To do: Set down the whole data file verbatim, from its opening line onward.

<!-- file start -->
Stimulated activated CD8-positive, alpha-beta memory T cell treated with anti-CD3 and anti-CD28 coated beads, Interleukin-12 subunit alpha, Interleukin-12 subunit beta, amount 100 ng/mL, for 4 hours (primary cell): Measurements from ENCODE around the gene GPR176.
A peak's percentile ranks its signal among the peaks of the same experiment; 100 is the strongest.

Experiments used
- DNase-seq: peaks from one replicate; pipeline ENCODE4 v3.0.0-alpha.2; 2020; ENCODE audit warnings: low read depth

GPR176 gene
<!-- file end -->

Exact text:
Stimulated activated CD8-positive, alpha-beta memory T cell treated with anti-CD3 and anti-CD28 coated beads, Interleukin-12 subunit alpha, Interleukin-12 subunit beta, amount 100 ng/mL, for 4 hours (primary cell): Measurements from ENCODE around the gene GPR176.
A peak's percentile ranks its signal among the peaks of the same experiment; 100 is the strongest.

Experiments used
- DNase-seq: peaks from one replicate; pipeline ENCODE4 v3.0.0-alpha.2; 2020; ENCODE audit warnings: low read depth

GPR176 gene